menu

How to Write a Script


Exciting and innovative scripts are essential to performing arts. Writing scripts for plays, films, TV dramas or sitcoms has many differences while the basic elements are the same. Follow the tips below for writing a good script.

Create compelling characters. They should be three-dimensional people, with positive and negative attributes, complex feelings, beliefs and thoughts. The characters must have needs, wants and goals.

Put regular people in extraordinary situations. Although there are some exceptions, most of the time people want to be able to relate to the characters. It is enthralling for people to see themselves in unusual circumstances.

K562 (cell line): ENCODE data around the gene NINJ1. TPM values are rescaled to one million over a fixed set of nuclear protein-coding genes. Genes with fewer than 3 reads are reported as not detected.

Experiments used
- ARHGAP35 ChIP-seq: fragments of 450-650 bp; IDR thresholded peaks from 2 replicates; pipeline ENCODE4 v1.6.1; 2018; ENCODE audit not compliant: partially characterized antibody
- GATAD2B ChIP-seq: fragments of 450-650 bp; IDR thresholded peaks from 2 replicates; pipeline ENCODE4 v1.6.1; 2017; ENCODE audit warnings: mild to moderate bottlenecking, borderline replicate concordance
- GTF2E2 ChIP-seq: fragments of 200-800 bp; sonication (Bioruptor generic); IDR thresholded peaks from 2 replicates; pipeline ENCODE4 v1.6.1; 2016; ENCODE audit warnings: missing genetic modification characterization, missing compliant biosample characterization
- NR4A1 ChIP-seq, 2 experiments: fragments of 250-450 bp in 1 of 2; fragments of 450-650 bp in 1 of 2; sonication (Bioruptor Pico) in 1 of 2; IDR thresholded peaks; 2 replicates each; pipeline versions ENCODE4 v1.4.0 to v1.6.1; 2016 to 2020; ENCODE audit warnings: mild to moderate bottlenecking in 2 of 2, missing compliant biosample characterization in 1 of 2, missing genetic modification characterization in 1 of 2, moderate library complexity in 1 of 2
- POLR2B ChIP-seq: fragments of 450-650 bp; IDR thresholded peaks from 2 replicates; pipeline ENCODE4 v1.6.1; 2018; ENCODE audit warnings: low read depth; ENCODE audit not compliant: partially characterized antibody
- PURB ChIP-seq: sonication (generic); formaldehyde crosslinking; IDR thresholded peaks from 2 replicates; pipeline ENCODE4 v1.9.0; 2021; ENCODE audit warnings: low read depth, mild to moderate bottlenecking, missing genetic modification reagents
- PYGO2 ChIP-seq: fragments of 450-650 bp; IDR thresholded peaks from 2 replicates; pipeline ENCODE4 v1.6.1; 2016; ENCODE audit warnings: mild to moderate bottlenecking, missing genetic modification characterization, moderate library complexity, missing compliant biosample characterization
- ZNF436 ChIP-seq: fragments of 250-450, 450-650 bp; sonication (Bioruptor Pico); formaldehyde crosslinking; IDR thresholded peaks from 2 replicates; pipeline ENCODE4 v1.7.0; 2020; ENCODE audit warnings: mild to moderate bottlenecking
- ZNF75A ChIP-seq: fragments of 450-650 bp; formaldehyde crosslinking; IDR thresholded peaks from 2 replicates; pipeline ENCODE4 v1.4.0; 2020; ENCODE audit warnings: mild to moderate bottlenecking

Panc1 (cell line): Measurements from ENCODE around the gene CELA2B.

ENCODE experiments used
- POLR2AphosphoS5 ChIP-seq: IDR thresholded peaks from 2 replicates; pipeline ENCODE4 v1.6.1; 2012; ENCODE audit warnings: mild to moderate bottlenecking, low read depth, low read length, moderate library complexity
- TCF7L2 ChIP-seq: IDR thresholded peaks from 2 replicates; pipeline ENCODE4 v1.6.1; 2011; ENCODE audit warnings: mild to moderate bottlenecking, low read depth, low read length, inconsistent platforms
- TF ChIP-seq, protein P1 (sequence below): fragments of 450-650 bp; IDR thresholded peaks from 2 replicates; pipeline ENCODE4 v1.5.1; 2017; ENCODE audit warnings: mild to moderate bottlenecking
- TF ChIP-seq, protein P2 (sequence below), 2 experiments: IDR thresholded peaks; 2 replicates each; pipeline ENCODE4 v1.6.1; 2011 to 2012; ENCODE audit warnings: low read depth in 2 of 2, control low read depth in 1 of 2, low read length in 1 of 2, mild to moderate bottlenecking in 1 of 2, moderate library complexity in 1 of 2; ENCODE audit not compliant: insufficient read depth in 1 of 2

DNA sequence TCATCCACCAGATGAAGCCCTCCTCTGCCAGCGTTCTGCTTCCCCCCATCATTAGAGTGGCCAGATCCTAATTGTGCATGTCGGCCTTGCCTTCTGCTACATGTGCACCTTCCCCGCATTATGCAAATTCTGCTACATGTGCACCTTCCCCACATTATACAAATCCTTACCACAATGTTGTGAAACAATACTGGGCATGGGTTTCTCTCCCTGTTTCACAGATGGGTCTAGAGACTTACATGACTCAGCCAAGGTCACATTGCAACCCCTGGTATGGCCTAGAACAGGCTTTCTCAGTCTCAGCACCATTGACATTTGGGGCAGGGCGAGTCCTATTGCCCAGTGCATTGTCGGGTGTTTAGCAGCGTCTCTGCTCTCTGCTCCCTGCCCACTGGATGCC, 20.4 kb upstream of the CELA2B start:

Write believable dialogue. Dialogue must be natural from the character saying it, and relevant to the situation. Every word counts, and must reveal much about the character and the scene.

Have a well-thought plot, and subplot. The elements of a good story such as the goal of the character, the obstacles the character must overcome to achieve, the climax and the denouement must be included. At least one subplot including less important characters in a simpler story needs to be used.

Include action in the script. Action must also be believable and relevant to the scene. If no dialogue is happening, some sort of action should be.

Edit and revise many times. Have the script read aloud. Ask for outside opinions. Change the script until every second of the action and every word spoken works.